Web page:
By Cathy Lucero
Clallam County, which is wedged into the northwestern most corner of Washington State, encompasses some of the best tree-growing country in the world! It has also been the battleground for some of the most contentious environmental conflicts over endangered species, in particular, the spotted owl, but also anadromous fish and many more. By the late nineties, much of our forest industry was scrambling to adjust to lower harvest quotas, complex habitat plans, and stream setbacks. The term “sustainable” harvest was said everywhere, but just how that was to be determined or achieved was hotly debated.
This was the setting when, 20 years ago, I became the first noxious weed control coordinator for the recently activated Clallam County weed board. I had a newly minted environmental science degree and a background in botany. Most of the 100-plus weeds on the list were weedy species that colonized open disturbed areas and caused significant agricultural impacts and economic losses. Therefore, most of our efforts focused on infestations in and around agricultural lands.
However, a slow and nearly invisible invasion that begun decades ago picked up momentum. Scientists were now sounding the alarm about profound ecosystem impacts caused by rogue ornamentals, as well as seemingly helpful, but increasingly harmful, non-natives that had spread far beyond their intended range. As awareness of these effects on an increasingly diverse range of habitats grew, so did Washington’s agro-centric weed list. In 1997, there were 106 invasive plants species on the noxious weed list; fast forward to 2020 and there are now over 160. Many are shade tolerant, and at least four non-native invasive trees have been added. There are 51 species sitting on a monitor list as we collect more information and ponder whether these “monitor” species are aggressive and harmful enough to warrant listing and potential regulatory action; five on this monitor list are trees.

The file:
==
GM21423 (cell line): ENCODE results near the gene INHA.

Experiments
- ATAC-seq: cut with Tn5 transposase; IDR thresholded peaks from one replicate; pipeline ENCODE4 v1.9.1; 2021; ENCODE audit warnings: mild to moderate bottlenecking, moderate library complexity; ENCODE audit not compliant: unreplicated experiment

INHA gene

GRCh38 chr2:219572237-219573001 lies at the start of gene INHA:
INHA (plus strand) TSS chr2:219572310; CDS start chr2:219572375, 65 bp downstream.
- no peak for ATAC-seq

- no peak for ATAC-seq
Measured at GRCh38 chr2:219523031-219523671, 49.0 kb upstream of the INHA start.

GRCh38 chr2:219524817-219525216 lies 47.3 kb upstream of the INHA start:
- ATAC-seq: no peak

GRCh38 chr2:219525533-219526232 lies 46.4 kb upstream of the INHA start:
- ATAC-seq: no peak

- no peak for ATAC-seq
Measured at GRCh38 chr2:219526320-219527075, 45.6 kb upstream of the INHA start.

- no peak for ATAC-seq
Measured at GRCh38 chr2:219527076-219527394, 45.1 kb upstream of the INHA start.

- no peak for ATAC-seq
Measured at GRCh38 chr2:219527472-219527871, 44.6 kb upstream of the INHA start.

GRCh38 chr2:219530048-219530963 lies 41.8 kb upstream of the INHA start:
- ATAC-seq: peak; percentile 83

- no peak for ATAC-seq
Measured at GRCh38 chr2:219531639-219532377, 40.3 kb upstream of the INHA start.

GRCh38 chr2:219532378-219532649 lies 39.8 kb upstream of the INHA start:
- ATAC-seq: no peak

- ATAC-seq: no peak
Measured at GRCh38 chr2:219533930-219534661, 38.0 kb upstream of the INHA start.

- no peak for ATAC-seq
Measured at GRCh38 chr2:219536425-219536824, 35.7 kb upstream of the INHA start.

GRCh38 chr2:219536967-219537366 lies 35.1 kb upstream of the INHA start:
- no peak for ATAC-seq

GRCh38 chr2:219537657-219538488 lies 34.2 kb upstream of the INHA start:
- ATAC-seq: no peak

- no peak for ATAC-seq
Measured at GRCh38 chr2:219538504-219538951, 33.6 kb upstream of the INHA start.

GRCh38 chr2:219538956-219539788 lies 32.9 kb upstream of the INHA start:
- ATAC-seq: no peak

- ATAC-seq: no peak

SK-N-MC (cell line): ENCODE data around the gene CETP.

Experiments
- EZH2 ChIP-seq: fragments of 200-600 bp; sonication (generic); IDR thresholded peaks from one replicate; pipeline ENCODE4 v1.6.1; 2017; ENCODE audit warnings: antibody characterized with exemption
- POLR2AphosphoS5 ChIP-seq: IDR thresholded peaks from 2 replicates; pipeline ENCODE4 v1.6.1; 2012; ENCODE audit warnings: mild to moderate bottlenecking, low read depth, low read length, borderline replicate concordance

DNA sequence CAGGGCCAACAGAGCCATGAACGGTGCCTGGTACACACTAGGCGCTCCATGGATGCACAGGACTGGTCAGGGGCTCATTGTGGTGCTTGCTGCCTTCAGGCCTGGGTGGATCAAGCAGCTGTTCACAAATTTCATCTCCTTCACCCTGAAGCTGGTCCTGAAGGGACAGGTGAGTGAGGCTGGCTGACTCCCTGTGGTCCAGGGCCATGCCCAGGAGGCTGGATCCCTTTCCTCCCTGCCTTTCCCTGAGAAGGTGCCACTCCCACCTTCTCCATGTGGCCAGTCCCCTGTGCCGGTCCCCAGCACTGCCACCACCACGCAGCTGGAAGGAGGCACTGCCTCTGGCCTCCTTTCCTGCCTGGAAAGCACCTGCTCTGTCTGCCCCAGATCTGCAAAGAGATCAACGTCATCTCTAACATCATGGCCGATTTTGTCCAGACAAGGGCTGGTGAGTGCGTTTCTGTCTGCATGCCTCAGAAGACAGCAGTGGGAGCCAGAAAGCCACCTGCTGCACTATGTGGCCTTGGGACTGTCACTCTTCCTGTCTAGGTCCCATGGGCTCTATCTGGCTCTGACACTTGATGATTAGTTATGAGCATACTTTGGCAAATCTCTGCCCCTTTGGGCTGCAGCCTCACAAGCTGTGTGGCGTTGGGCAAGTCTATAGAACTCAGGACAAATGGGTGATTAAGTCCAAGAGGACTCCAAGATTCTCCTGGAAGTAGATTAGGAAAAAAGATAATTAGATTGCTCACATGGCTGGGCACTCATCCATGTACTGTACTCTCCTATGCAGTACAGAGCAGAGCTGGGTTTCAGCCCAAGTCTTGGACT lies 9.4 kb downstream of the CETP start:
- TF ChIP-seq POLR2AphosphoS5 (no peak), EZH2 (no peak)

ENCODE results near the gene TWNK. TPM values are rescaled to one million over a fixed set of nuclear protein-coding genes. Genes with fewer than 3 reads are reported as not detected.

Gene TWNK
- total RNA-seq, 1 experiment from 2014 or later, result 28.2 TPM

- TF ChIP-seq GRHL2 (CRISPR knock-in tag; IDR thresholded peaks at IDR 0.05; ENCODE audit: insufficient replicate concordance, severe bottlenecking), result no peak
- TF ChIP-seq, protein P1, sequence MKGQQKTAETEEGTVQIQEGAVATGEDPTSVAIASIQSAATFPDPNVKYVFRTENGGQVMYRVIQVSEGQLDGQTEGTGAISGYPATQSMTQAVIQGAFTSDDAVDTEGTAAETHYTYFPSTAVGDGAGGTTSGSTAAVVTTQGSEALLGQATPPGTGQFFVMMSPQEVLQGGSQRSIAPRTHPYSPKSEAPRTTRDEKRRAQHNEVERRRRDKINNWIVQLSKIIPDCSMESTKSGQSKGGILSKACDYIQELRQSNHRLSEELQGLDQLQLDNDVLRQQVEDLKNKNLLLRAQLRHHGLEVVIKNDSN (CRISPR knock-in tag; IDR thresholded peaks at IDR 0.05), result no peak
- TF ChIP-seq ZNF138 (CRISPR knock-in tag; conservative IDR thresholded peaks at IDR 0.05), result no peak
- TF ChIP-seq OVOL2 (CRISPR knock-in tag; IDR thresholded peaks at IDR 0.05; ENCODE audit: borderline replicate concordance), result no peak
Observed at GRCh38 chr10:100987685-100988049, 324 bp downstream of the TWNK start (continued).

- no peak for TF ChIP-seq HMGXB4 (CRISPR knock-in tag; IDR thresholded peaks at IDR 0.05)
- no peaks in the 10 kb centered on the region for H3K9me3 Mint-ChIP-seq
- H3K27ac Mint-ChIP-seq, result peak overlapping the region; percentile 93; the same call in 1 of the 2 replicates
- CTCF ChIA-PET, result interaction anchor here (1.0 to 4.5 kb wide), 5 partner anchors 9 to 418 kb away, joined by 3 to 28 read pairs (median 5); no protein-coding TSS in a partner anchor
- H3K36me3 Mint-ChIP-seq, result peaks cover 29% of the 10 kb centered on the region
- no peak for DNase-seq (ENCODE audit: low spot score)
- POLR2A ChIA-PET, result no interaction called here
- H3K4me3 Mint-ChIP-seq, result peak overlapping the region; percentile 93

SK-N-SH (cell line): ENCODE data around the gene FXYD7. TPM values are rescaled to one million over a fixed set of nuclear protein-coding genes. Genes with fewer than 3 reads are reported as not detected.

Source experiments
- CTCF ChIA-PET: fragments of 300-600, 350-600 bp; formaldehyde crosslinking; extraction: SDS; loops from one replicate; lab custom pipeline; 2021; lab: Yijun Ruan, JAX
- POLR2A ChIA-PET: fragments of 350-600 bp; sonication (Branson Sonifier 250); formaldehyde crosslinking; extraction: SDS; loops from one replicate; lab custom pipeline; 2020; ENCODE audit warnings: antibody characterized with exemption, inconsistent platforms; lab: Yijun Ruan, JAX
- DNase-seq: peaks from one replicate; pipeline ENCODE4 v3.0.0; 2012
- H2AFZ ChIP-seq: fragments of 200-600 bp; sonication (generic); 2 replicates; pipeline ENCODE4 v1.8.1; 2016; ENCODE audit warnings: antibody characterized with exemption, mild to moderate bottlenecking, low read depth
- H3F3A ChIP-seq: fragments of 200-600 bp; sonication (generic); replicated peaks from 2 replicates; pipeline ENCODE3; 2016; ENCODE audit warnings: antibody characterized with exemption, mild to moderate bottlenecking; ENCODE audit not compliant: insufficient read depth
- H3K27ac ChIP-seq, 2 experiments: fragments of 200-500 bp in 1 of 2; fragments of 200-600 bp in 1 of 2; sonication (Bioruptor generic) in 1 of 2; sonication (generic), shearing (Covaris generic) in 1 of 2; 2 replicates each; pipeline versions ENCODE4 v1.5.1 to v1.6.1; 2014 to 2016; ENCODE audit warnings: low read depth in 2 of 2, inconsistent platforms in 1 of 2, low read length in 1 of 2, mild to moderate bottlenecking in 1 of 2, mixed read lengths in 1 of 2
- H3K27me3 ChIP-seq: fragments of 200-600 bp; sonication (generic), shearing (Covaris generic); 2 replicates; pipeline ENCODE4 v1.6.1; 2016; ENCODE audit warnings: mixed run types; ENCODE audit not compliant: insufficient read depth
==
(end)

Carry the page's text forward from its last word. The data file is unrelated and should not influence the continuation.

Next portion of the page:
How is it that so many plant species became problematic, and why will the noxious weed list continue to grow? We all know that even the best-intentioned actions can yield unpredictable results. For example, broadcasting non-native species like everlasting pea-vine, as a good wildlife forage (not!) as well as erosion control, (too good!) has enabled this resourceful pioneer species to become an overpowering competitor in young reprod units.
Even forests are vulnerable
For decades, usually only Scotch broom and some of the thistles were recognized by the forest industry as problematic for tree regeneration, but these problems could be addressed with routine site preparation. In the dense forests of my region, most foresters viewed invasives as simple nuisances that would drop away as soon as the canopy closed.
It turns out forests aren’t as immune as we thought. The impact and burden of invasive species on forests has only become more evident with time, but so has our recognition of the value of healthy forests in our community, in terms of jobs, economy, and renewable resource and sustainability. By 2004, a serious threat to tree production and forested habitats emerged in the form of an assemblage of woody, invasive Polygonum species, often lumped together and called Japanese knotweed. Closer investigation revealed not one, but several distinct although closely related species: Japanese, Giant, and the aptly named, Bohemian, a particularly aggressive hybrid of Japanese and Giant knotweed parents.